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The Oil Cringe of the West: The Collected Essays and Reviews of J.B. Kelly Vol. 2
edited by S.B. Kelly
The Impact of Islam
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Sir Walter Scott's Crusades and Other Fantasies
by Ibn Warraq
Fighting the Retreat from Arabia and the Gulf: The Collected Essays and Reviews of J.B. Kelly. Vol. 1
edited by S.B. Kelly
The Literary Culture of France
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Farewell Fear
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The Eagle and The Bible: Lessons in Liberty from Holy Writ
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The West Speaks
interviews by Jerry Gordon
Mohammed and Charlemagne Revisited: The History of a Controversy
Emmet Scott
Why the West is Best: A Muslim Apostate's Defense of Liberal Democracy
Ibn Warraq
Anything Goes
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Karimi Hotel
De Nidra Poller
The Left is Seldom Right
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Allah is Dead: Why Islam is Not a Religion
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Virgins? What Virgins?: And Other Essays
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An Introduction to Danish Culture
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The New Vichy Syndrome:
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Jihad and Genocide
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Spanish Vignettes: An Offbeat Look Into Spain's Culture, Society & History
by Norman Berdichevsky

These are all the Blogs posted on Wednesday, 17, 2011.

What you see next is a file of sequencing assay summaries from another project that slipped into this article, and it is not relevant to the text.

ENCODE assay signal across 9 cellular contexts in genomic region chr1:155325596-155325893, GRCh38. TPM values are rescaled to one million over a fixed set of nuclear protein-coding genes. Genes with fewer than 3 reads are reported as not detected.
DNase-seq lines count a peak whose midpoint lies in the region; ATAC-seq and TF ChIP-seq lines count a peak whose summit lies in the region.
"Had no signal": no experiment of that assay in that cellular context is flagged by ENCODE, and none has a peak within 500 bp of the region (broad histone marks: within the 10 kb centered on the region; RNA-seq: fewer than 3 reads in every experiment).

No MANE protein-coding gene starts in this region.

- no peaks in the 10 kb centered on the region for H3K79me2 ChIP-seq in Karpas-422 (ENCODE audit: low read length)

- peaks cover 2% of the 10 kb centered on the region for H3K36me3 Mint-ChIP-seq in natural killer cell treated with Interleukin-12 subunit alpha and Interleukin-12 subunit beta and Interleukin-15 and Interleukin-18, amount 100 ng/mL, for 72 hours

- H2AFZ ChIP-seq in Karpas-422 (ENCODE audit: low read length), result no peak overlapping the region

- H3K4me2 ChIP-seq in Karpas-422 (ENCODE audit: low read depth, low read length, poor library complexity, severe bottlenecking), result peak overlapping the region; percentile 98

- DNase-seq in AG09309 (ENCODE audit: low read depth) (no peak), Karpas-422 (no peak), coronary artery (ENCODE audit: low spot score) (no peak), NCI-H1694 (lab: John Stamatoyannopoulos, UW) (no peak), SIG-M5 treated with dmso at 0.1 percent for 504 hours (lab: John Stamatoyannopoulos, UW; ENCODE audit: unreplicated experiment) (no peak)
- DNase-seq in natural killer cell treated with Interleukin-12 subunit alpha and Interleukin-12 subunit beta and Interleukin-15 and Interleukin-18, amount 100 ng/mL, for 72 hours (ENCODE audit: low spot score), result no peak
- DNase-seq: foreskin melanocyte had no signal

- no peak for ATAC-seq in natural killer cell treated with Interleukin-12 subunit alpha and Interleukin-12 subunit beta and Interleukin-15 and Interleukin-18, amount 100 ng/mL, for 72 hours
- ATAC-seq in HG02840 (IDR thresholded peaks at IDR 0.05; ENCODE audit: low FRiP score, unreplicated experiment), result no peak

Wednesday, 17 August 2011
A Musical Interlude: Your Mother's Son-In-Law (Billie Holiday)

LIsten here.

Posted on 08/17/2011 11:42 AM by Hugh Fitzgerald
Wednesday, 17 August 2011
Sloppy Riot Thinking

No interpretation of events is final, so it is not surprising that a war of words has begun over the meaning of the riots in London and elsewhere. What is perhaps more surprising is that even conservative commentators, for example in the Daily Mail and the Spectator, have drawn a parallel that might have been expected from members of student socialist societies in the 1960s, comparing the looters who have terrorized Britain to the bankers who were involved in the financial crisis of 2008. For these pundits, the looters only did retail what the bankers did wholesale.

The comparison is alarming for several reasons. First, it disregards the distinction between the legal and the illegal. No doubt some bankers broke the law and should be held to account for it, but not all did. To conflate those bankers who behaved badly but not illegally with looters is, in effect, to encourage either the impunity of the latter or the punishment of the former, who have broken no law. In either case, the rule of law would be subverted, and it is not encouraging that journalists—important members of the intelligentsia—should have so little regard for it.